factors need to be developed before remote methods will have a
broad based epidemiologic impact.
The Way Forward
GxE studies offer the prospect of robust causal inference
through both gene identification and instrumental variable
Table 3. Comparison of scores according to web-based or clinic-based administration.
Age Well Feel Good Study
between mean values
Fluid intelligence score
Working memory score
Two choice reaction time (mSec)
Stroop Interference effect (mSec)
Life satisfaction score
Self Efficacy score
Self esteem score
*The sample size varies according to analysis between 540 and 594.
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approaches.  As such they are a major and much needed Download full-text
epidemiologic development. The value of remote methods is
increasingly recognised and they are being adopted in a variety of
epidemiologic contexts. [20–23] We have shown, that even in their
infancy, the application of remote methods can be extended to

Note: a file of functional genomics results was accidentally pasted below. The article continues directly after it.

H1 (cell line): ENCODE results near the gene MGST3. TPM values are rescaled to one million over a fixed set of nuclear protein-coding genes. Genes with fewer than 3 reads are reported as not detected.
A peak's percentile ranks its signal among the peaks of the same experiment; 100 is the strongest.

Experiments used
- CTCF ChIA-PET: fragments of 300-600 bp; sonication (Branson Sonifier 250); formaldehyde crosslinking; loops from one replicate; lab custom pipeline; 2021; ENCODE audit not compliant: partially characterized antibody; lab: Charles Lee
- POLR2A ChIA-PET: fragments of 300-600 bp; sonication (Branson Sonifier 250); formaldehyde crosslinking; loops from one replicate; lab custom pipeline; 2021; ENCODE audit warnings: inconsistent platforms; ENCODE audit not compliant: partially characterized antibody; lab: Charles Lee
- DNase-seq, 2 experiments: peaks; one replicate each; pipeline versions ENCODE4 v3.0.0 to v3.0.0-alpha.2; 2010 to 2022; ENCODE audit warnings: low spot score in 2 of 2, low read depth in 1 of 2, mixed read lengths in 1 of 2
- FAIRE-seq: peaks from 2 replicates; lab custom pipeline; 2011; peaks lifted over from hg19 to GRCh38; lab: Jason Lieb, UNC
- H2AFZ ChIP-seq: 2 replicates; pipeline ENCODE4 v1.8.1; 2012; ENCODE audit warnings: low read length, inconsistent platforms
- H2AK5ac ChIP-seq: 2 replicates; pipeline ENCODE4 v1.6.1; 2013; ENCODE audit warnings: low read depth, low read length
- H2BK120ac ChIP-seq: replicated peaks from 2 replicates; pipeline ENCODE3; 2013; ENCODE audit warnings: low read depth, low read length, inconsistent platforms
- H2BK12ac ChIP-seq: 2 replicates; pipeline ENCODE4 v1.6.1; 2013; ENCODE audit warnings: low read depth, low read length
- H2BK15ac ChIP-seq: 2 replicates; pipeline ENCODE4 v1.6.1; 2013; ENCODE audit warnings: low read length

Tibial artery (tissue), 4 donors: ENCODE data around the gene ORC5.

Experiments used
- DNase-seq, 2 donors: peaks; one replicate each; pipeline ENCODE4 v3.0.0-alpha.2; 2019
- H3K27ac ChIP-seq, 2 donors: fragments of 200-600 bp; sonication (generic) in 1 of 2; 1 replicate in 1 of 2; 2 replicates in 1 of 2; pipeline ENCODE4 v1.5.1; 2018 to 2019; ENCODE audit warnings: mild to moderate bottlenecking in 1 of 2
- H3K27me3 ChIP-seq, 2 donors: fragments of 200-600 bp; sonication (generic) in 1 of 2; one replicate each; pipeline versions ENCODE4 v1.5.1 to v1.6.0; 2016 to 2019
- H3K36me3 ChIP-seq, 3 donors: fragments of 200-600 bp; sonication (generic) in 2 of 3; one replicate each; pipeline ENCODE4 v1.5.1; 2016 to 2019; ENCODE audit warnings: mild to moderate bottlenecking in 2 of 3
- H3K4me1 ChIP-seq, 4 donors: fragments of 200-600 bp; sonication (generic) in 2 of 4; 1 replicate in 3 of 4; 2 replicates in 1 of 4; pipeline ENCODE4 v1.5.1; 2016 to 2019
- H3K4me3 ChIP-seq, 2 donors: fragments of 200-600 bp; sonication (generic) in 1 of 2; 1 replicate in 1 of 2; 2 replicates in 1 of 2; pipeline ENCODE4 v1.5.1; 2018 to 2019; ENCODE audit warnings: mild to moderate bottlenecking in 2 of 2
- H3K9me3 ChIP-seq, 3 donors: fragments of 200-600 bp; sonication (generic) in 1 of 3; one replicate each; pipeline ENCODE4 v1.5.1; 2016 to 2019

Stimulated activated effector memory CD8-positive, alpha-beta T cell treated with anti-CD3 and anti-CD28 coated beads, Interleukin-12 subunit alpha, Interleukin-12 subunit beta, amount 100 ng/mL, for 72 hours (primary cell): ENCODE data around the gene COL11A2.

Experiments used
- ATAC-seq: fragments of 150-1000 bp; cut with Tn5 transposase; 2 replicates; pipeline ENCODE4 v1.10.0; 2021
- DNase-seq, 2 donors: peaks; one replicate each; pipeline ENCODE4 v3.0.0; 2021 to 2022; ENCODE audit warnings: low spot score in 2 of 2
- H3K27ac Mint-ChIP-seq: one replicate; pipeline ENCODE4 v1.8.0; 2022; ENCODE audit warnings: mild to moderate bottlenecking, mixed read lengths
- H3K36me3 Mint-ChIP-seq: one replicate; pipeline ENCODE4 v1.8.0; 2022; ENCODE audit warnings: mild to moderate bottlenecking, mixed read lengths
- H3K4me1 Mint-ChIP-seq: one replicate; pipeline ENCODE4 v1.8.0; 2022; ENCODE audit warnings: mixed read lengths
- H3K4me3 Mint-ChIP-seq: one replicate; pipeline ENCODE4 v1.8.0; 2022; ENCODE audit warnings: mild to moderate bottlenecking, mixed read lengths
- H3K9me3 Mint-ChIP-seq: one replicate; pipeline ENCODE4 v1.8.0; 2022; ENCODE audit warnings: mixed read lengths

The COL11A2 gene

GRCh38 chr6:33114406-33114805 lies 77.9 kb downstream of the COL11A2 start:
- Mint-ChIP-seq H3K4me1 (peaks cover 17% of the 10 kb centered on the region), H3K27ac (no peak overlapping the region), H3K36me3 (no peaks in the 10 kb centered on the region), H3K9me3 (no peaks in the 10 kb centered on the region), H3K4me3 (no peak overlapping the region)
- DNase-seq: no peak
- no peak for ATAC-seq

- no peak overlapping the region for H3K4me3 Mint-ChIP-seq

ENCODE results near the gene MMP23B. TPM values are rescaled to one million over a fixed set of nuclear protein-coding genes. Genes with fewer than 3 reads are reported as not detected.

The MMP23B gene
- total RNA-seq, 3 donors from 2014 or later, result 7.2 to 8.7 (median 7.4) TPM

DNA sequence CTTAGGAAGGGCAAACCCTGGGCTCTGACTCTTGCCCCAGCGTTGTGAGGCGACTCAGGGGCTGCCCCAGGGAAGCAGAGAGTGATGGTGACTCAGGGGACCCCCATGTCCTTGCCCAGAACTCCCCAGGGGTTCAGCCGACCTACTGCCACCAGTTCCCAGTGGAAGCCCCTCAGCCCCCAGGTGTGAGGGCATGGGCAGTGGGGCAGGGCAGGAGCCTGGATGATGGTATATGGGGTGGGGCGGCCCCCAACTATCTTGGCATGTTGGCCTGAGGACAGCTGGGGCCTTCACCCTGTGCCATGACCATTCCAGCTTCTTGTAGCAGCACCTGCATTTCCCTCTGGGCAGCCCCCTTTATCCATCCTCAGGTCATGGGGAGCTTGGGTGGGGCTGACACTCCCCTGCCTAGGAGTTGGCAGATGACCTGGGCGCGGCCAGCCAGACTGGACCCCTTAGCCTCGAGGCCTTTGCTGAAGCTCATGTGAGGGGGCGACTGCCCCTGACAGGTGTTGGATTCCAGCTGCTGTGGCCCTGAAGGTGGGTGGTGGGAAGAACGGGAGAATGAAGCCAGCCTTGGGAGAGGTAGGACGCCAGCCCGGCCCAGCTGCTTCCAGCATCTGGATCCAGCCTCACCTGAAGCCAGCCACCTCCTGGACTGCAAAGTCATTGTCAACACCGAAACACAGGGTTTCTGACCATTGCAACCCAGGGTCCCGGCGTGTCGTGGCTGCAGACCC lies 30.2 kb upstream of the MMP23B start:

GxE studies as a cost-effective alternative to traditional approach-
es. In acknowledging the need for further methodological
refinement, we expect this greater efficiency to improve as the
field matures. We have also shown evidence that over a range of
psychological and cognitive assessments the data are comparable
with those collected face-to-face. We expect the range of remotely
assessed measures to increase, particularly with the development of
small objective measurement devices such as accelerometers, with
remote measures being preferable in many areas. By these means,
even in an age of fiscal restraint, remote methods provide an
opportunity to increase the capacity for GxE studies; offering the
prospect of GxE studies going beyond broad-based investigations
of chronic disease to more finely niched investigations focussing on
more refined outcomes in more closely defined population strata.
 In an age of increasingly diverse public expectation, a
growing desire for robust inference, and ubiquitous information
technology, a bourgeoning of remotely conducted GxE studies is
not an unrealistic expectation.
Conceived and designed the experiments: JG RC PE SP PB. Performed the
experiments: JG CM GJ. Analyzed the data: JG CM. Contributed
reagents/materials/analysis tools: CM GJ RL. Wrote the paper: JG RC PE
SP PB CM GJ RL.
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Conducting Remote Gene-Environment Studies
PLOS ONE | www.plosone.org9 January 2013 | Volume 8 | Issue 1 | e54331